Why Are My Guava Leaves Yellow – Dealing With Yellowing Guava Leaves
By: Liz Baessler
Guava trees are wonderful specimens to have in your garden or backyard to give you a real tropical flavor. Just like any fruit tree, guavas have a big payoff but a bigger investment, which means it can be disheartening or downright terrifying when something seems to go wrong. One especially common complaint is guava leaves turning yellow. Keep reading to learn more about recognizing and treating yellow leaves on a guava tree.
Why are My Guava Leaves Yellow?
Oftentimes, when a gardener reports yellowing guava leaves, it’s on a tree that’s being grown in a pot and overwintered indoors. Guava trees can’t really tolerate temperatures below freezing, which means that gardeners in most zones have to bring them inside for the colder months. This is the likeliest reason for yellow leaves on a guava tree – a combination of different light, water, and humidity.
It’s especially common for this yellowing to happen in the spring, at the point when the tree has spent the most time indoors. Usually, the yellowing will begin at the lowest leaves and work its way up. Some may even fall off. Luckily, guava trees are very resilient. If your tree seems to be yellowing over the winter, the best thing to do is wait for warmer weather. Once it’s back outside, it ought to perk up.
Other Causes for Yellow Guava Leaves
Of course, not all yellow leaves on a guava tree are due to overwintering. If your tree is outdoors in the heat, there are a number of other possible causes. Most plants will turn yellow as a sign of stress – if the weather is exceptionally hot or cool and/or wet or dry, this could be the culprit.
There is also a chance that the yellowing leaves are a symptom of nematodes. There are a number of nematodes that attack guava tree roots. To discourage nematode infestations, mulch your guava trees and pay special attention to fertilizer and water. And always avoid planting where there is a known nematode infestation.
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Read more about Guava Trees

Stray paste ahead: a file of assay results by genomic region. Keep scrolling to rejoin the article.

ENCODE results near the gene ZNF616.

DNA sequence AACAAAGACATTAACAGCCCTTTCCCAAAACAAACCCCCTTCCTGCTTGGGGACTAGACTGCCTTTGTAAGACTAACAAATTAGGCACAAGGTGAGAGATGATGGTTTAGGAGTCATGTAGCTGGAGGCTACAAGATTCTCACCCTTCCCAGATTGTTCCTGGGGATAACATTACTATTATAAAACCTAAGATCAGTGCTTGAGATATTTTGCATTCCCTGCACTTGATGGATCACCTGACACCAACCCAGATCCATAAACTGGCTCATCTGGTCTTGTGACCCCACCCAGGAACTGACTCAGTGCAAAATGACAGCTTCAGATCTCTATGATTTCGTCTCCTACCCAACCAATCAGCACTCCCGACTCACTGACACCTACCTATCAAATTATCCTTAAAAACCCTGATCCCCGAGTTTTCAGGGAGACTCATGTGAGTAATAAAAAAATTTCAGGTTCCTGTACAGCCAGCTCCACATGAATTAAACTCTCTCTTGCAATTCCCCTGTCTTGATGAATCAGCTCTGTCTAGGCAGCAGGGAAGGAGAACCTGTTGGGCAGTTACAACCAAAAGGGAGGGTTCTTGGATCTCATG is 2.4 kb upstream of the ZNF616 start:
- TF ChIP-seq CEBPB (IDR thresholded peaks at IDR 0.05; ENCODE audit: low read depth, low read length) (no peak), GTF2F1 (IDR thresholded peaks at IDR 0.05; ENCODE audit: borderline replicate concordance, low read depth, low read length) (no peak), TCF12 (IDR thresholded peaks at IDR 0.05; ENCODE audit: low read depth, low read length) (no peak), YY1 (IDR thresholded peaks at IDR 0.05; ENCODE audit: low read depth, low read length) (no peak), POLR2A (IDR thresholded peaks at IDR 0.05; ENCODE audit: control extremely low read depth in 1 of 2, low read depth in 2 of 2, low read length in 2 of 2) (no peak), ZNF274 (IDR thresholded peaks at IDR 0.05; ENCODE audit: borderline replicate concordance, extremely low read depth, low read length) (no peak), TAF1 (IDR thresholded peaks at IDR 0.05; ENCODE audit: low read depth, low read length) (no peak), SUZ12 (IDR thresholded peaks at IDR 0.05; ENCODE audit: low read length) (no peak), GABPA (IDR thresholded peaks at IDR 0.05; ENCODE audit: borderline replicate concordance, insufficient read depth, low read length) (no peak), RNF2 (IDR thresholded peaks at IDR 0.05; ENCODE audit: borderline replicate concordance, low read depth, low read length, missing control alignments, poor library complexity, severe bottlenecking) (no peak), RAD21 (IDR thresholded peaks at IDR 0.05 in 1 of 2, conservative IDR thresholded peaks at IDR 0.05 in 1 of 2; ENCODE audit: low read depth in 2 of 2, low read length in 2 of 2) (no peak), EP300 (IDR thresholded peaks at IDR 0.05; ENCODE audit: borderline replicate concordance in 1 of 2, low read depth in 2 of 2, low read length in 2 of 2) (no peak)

Yellow Leaves on an Orange Tree After a Freeze
Fragrant orange blossoms and ripe, juicy fruit seem linked to sunny days without end, but orange trees (Citrus sinensis) are hardier than they seem. Many cultivars can live through a light frost without any problems. While a deep or prolonged frost can damage your orange tree, yellowing leaves are not likely a symptom of frost damage. The usual suspects in this case are over-watering or nutrient deficiency.
Why Are My Money Tree Leaves Falling Off or Turning Yellow?
Discolored leaves or lost leaves on a money tree plant could be the result of several problems.
It is important to analyze the current situation and the growing conditions for your plant.
That way, you can either pinpoint a particular problem or rule some out. Also, don’t forget that there may be more than one issue to blame here. Don’t assume that you have fixed the color or loss of leaves on the first try.
Key Factors To Consider When Diagnosing Your Plant
- The moisture levels of your plant
- The light levels in the room
- The presence of any pests
- The presence of any new growth on the plant
Scarlet Mite: Brevipalpus phoenicus (Tenuipalpidae: Acari)
The scarlet mite is also one of the pests of guava. Mite usually lays eggs on guava fruit stalks, calyx, and leaves. The parasitic phase is completed within 22 days.
Other Host Plants
Both nymphs and adults of pest suck the cell sap from fruits, which leads to browning of nodal regions and formation of brown patches on fruit calyx and surface. As the infestation progresses, the entire surface of guava fruits will split.
- Gather all damaged plant parts and burn
- Apply timely preventive measures
- Prune regularly to reduce dense canopy
- Introduce natural enemies of scarlet mite
- Spray insecticide